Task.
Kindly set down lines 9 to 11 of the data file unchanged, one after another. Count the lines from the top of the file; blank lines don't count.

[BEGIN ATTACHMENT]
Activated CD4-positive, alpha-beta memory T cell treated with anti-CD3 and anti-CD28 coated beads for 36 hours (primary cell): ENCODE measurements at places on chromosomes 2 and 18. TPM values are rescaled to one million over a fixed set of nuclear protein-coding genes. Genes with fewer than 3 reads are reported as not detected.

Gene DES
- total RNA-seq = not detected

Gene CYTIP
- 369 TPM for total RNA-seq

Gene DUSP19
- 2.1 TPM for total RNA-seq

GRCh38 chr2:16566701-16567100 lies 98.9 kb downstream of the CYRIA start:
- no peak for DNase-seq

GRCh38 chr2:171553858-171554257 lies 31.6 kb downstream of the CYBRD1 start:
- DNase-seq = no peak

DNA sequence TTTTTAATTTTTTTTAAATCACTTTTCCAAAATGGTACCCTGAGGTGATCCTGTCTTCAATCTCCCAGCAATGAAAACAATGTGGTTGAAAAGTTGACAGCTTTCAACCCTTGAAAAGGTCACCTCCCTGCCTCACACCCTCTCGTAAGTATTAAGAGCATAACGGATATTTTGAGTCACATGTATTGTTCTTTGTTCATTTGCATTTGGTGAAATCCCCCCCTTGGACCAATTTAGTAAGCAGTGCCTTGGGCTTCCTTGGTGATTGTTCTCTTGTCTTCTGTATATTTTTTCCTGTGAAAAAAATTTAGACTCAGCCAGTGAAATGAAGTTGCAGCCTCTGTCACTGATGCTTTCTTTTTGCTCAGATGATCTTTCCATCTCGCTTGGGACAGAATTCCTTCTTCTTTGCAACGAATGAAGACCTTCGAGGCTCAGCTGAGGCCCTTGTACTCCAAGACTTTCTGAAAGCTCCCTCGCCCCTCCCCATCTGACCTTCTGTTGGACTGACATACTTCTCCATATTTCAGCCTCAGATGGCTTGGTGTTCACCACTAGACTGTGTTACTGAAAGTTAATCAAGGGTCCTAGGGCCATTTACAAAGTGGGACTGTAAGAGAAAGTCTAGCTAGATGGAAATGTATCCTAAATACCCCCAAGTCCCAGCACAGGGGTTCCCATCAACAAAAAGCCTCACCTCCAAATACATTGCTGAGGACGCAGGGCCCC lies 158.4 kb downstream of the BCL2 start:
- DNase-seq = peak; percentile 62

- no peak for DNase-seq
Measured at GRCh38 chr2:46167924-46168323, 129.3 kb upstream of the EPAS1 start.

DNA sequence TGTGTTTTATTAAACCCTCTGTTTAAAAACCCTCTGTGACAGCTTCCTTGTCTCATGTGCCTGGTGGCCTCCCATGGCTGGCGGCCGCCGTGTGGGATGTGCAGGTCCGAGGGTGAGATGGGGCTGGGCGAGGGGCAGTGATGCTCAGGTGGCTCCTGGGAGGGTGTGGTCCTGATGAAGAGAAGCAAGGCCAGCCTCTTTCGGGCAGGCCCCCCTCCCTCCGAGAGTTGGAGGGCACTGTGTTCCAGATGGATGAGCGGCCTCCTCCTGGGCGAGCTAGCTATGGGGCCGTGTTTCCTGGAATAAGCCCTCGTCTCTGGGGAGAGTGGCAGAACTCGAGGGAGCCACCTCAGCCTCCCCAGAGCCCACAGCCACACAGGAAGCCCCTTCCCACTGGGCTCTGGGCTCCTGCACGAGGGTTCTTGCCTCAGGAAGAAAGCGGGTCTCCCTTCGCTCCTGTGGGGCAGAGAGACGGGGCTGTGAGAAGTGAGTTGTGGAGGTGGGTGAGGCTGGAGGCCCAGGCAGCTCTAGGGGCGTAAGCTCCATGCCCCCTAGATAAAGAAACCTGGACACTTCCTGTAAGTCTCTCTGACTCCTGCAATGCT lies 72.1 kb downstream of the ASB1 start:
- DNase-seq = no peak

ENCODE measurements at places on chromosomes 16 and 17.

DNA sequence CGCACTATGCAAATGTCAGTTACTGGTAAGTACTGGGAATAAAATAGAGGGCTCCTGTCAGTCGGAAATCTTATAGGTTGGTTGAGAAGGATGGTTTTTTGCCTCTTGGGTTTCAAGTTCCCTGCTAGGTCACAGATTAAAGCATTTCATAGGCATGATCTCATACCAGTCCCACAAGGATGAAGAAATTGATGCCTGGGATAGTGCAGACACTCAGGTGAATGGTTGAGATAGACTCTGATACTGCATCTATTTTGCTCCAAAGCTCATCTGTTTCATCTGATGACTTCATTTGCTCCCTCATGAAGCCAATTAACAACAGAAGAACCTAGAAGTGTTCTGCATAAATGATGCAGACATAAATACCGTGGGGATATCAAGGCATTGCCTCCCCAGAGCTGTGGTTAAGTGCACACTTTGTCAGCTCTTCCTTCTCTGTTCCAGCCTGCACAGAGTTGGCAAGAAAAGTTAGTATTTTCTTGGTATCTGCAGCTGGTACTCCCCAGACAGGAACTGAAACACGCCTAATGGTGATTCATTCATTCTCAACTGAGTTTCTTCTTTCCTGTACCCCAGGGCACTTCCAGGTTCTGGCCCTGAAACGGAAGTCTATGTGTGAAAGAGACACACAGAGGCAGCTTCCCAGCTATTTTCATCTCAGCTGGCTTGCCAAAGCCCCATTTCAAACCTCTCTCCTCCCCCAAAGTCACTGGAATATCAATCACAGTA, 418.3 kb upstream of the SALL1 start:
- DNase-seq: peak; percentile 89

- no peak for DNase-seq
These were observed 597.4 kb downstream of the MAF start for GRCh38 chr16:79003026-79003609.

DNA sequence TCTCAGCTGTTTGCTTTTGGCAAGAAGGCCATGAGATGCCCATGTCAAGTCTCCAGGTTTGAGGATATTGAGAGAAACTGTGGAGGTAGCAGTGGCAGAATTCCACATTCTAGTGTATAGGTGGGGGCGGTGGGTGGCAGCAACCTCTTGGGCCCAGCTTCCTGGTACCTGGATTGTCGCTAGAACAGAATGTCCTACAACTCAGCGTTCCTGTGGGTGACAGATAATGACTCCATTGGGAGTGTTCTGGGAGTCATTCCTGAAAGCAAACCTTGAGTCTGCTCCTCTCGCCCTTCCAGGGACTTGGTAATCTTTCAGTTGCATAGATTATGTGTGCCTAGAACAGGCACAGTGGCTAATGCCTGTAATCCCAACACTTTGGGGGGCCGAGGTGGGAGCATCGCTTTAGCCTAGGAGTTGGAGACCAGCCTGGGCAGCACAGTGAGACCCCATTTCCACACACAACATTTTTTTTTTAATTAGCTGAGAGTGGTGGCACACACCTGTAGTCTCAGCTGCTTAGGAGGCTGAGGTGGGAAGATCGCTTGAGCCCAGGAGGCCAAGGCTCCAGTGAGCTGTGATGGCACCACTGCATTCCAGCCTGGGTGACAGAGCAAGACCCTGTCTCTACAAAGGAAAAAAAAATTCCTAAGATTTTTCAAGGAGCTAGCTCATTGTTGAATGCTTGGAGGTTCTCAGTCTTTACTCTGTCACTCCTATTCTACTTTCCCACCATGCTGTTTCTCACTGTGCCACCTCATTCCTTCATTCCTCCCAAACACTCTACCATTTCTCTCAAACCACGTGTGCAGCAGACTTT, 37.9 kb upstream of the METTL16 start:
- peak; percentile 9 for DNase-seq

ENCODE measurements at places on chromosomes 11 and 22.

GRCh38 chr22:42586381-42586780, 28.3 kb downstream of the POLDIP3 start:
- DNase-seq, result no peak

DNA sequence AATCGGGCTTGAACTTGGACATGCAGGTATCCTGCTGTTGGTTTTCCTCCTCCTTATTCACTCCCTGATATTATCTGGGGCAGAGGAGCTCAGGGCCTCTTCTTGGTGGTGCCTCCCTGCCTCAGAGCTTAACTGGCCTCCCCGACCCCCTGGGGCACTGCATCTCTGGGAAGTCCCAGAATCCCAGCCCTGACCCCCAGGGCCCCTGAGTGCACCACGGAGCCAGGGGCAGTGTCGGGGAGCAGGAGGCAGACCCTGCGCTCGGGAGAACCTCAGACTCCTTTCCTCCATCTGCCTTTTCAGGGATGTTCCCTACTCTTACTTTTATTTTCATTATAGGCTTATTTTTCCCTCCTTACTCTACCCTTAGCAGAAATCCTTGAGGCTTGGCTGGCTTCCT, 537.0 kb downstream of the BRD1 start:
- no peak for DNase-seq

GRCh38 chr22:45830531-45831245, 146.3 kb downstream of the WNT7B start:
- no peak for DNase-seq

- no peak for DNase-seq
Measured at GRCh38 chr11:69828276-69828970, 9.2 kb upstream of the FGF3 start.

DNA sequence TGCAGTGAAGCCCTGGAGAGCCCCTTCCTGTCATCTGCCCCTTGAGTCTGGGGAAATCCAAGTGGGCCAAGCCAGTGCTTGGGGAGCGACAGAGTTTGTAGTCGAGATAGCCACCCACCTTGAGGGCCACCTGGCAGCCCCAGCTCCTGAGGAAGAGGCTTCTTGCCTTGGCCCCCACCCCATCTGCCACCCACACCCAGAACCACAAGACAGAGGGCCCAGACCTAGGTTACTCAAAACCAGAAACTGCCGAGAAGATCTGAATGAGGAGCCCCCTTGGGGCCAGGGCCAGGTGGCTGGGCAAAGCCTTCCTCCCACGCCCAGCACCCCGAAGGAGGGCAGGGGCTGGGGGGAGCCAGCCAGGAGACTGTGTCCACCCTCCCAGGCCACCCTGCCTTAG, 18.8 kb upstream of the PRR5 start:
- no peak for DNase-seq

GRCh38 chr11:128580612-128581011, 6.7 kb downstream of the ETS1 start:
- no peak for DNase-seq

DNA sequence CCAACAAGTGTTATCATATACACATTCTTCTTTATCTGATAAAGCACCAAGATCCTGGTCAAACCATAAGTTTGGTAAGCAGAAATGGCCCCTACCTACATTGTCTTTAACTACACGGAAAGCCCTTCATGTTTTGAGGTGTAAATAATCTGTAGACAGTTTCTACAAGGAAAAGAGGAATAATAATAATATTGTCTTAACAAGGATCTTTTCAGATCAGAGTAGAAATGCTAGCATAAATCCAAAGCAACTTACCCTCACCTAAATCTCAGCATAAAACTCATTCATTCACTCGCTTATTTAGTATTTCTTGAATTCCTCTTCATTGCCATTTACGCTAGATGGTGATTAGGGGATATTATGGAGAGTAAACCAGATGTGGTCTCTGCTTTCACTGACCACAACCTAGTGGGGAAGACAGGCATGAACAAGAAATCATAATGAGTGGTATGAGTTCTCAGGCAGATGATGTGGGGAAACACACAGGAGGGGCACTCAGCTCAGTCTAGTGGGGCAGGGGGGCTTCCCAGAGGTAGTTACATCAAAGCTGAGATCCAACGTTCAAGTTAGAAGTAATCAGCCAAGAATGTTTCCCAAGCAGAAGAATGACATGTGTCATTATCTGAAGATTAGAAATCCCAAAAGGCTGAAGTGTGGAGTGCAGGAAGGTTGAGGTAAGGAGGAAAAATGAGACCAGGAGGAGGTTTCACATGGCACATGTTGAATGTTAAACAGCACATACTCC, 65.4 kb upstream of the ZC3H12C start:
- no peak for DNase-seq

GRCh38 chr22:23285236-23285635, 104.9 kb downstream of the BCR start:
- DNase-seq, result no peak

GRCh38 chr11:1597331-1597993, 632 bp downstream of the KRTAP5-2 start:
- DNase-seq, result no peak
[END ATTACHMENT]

- no peak for DNase-seq

GRCh38 chr2:171553858-171554257 lies 31.6 kb downstream of the CYBRD1 start:
- DNase-seq = no peak